Glossary of Terms
The following "glossary of terms" will help you make the most of the strategies outlined in David Petersen's article "Why Planning Ahead is Important" and other articles in the Affording Care Bulletin. There are many terms you need to know to be able to understand personal finance issues, to discuss your situation cogently and to plan your affairs with precision. This glossary will be repeated in future issues of this bimonthly report.
Disability Income Insurance (DI)
A form of health insurance that provides periodic payments to replace lost income when the insured is unable to work because of illness or injury.
The time within which something may happen and outside of which something may not happen.
(Also sometimes called a waiting period.) A provision designed to eliminate disability benefits for the first number of days specified for each period of disability; the elimination period may run from as little as three days to as long as one year.
Guaranteed Issue Life Insurance
A form of life insurance which the insurance company will sell regardless of health status; the company requires no medical examination or tests. The death benefits are usually small and only paid out if death occurs more than two or three years after purchase; the premiums are high.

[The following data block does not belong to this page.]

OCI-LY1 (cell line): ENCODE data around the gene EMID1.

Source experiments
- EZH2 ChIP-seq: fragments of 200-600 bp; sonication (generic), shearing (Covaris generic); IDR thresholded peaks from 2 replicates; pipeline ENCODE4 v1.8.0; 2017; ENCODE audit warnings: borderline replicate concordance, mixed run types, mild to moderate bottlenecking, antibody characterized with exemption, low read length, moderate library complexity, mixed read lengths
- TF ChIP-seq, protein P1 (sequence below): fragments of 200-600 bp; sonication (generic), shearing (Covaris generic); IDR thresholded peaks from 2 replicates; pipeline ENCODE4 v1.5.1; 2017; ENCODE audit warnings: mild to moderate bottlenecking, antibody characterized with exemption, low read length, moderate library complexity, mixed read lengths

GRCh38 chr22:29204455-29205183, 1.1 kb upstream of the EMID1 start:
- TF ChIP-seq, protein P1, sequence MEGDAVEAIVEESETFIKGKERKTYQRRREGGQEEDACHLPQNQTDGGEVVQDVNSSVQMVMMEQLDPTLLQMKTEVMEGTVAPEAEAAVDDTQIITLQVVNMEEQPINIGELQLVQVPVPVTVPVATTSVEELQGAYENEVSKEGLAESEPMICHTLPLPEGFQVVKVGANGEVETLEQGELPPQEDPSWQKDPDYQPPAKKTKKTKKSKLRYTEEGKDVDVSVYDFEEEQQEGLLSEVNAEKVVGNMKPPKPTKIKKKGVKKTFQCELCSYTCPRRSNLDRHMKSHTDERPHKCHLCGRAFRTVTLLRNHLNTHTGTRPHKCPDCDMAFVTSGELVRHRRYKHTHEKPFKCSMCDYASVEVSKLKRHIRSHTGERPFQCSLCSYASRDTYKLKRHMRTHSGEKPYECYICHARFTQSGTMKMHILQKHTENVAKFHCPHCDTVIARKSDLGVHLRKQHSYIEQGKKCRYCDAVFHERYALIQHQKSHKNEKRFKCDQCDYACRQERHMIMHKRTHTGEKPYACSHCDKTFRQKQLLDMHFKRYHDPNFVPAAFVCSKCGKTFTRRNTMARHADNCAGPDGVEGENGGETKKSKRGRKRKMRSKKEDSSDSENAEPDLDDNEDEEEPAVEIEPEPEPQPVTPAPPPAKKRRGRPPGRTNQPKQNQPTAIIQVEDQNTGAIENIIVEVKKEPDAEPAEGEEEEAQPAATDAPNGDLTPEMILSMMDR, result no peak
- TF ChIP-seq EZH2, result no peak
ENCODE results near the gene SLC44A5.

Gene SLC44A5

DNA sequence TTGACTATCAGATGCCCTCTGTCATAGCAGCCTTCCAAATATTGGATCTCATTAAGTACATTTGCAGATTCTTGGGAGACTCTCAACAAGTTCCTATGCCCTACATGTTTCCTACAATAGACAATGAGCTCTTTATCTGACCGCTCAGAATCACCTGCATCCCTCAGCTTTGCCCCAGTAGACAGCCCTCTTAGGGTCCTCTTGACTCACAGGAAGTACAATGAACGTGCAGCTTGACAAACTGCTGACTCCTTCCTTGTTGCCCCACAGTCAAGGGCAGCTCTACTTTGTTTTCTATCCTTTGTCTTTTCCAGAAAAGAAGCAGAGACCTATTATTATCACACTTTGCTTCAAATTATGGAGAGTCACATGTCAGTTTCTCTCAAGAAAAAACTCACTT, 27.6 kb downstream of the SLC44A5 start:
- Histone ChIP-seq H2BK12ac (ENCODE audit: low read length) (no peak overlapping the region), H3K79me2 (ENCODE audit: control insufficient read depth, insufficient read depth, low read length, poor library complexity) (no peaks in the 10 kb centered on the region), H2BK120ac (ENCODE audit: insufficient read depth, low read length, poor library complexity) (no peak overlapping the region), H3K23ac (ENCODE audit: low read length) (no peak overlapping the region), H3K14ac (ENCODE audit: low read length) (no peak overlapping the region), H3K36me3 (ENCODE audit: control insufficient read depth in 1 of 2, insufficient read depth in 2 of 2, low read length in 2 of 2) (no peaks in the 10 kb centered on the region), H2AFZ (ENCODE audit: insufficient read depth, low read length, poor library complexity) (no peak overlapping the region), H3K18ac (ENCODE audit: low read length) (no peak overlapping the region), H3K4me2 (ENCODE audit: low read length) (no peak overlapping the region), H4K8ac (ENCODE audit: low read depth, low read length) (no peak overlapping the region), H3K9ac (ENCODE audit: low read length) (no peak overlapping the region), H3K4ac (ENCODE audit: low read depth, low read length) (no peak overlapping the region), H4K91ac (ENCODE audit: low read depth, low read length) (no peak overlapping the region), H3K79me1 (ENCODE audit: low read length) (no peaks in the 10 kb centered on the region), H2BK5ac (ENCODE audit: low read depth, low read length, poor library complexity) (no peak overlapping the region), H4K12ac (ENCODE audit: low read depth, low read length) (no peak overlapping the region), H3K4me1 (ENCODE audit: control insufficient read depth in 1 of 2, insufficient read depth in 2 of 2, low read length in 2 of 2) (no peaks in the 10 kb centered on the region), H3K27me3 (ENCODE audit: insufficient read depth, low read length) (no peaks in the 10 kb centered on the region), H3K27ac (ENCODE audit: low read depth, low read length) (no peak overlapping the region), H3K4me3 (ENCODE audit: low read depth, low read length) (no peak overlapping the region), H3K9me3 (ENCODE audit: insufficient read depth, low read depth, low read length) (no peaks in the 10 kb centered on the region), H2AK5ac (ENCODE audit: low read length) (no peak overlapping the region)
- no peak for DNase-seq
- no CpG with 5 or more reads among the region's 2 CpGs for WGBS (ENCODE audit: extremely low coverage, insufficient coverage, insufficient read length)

A provision stating that the insurance company agrees to refrain from challenging claims for benefits because of alleged application misstatements by the insured after a stipulated period has passed, usually one or two years.
The time during which an insurance policy provision is not applicable.
Accelerated benefits and viatical settlements combined; the proceeds of a life insurance policy received by the policy-holder prior to death.
Pre-existing Condition Exclusion
Period of time after issuance of an insurance policy during which benefits will not be paid in connection with a pre-existing condition, usually 3-12 months.
The length of time required before the insured becomes eligible for a specific benefit.
The proceeds from the sale of a life insurance policy to a third party by a terminally-ill individual.
This article was provided by Affording Care. It is a part of the publication The Bulletin on Personal Finances and Serious Illness.